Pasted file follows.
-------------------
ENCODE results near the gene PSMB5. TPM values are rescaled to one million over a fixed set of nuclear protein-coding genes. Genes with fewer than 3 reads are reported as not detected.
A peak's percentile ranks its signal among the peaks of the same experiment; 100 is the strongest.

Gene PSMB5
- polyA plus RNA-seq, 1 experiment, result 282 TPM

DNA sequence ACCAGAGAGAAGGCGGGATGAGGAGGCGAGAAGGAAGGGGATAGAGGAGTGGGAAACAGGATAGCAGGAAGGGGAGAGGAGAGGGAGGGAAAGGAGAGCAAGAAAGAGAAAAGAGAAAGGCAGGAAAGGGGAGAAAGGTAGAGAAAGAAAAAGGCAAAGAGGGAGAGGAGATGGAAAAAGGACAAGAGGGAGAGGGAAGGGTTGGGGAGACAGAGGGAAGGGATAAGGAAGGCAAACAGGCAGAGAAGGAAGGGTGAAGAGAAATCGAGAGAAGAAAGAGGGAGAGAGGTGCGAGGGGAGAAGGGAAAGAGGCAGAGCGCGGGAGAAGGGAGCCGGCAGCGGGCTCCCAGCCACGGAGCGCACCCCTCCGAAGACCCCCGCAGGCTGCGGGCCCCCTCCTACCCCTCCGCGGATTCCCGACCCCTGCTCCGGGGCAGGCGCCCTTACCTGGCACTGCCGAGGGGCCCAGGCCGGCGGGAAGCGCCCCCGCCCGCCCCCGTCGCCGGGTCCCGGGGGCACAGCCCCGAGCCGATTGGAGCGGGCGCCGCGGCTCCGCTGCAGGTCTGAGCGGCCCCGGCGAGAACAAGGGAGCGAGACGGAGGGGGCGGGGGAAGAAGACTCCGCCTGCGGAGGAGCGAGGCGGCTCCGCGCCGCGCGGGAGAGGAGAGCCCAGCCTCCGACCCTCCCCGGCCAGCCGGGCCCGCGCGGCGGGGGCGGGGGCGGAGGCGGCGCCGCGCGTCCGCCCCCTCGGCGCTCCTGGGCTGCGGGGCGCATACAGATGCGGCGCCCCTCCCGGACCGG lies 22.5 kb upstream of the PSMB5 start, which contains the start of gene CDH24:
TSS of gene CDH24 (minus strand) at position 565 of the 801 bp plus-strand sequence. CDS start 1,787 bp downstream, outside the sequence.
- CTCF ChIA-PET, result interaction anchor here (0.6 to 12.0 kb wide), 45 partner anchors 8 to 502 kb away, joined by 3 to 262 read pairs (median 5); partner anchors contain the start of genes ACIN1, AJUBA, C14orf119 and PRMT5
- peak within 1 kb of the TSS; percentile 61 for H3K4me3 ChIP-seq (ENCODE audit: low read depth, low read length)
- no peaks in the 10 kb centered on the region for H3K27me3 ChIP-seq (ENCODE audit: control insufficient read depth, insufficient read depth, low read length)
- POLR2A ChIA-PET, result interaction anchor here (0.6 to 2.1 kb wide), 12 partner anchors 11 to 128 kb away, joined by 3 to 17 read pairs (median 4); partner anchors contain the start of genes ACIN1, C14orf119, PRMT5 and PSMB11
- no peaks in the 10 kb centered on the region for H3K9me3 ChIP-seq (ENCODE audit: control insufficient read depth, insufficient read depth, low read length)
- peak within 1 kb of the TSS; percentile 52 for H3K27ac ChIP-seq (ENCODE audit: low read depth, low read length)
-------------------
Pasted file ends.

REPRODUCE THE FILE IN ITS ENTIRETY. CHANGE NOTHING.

ENCODE results near the gene PSMB5. TPM values are rescaled to one million over a fixed set of nuclear protein-coding genes. Genes with fewer than 3 reads are reported as not detected.
A peak's percentile ranks its signal among the peaks of the same experiment; 100 is the strongest.

Gene PSMB5
- polyA plus RNA-seq, 1 experiment, result 282 TPM

DNA sequence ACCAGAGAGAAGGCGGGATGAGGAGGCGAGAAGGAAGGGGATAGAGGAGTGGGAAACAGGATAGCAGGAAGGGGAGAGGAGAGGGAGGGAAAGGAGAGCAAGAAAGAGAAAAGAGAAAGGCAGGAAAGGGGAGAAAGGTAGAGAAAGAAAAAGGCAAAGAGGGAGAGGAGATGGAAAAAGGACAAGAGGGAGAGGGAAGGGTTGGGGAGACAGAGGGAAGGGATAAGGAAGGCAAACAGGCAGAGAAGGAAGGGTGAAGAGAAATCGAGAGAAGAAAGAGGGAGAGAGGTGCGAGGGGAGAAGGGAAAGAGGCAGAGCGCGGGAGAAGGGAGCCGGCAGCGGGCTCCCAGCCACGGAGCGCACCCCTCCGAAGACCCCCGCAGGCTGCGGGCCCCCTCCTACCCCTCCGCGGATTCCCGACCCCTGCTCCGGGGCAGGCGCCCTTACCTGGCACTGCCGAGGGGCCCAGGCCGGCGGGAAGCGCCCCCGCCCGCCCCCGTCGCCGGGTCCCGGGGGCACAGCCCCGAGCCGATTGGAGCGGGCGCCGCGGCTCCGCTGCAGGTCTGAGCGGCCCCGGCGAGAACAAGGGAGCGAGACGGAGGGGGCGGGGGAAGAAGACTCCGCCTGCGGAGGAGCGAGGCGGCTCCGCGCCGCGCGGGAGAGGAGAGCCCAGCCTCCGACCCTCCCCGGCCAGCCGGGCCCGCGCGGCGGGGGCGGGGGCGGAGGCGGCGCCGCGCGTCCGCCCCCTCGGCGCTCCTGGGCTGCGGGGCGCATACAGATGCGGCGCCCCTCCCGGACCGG lies 22.5 kb upstream of the PSMB5 start, which contains the start of gene CDH24:
TSS of gene CDH24 (minus strand) at position 565 of the 801 bp plus-strand sequence. CDS start 1,787 bp downstream, outside the sequence.
- CTCF ChIA-PET, result interaction anchor here (0.6 to 12.0 kb wide), 45 partner anchors 8 to 502 kb away, joined by 3 to 262 read pairs (median 5); partner anchors contain the start of genes ACIN1, AJUBA, C14orf119 and PRMT5
- peak within 1 kb of the TSS; percentile 61 for H3K4me3 ChIP-seq (ENCODE audit: low read depth, low read length)
- no peaks in the 10 kb centered on the region for H3K27me3 ChIP-seq (ENCODE audit: control insufficient read depth, insufficient read depth, low read length)
- POLR2A ChIA-PET, result interaction anchor here (0.6 to 2.1 kb wide), 12 partner anchors 11 to 128 kb away, joined by 3 to 17 read pairs (median 4); partner anchors contain the start of genes ACIN1, C14orf119, PRMT5 and PSMB11
- no peaks in the 10 kb centered on the region for H3K9me3 ChIP-seq (ENCODE audit: control insufficient read depth, insufficient read depth, low read length)
- peak within 1 kb of the TSS; percentile 52 for H3K27ac ChIP-seq (ENCODE audit: low read depth, low read length)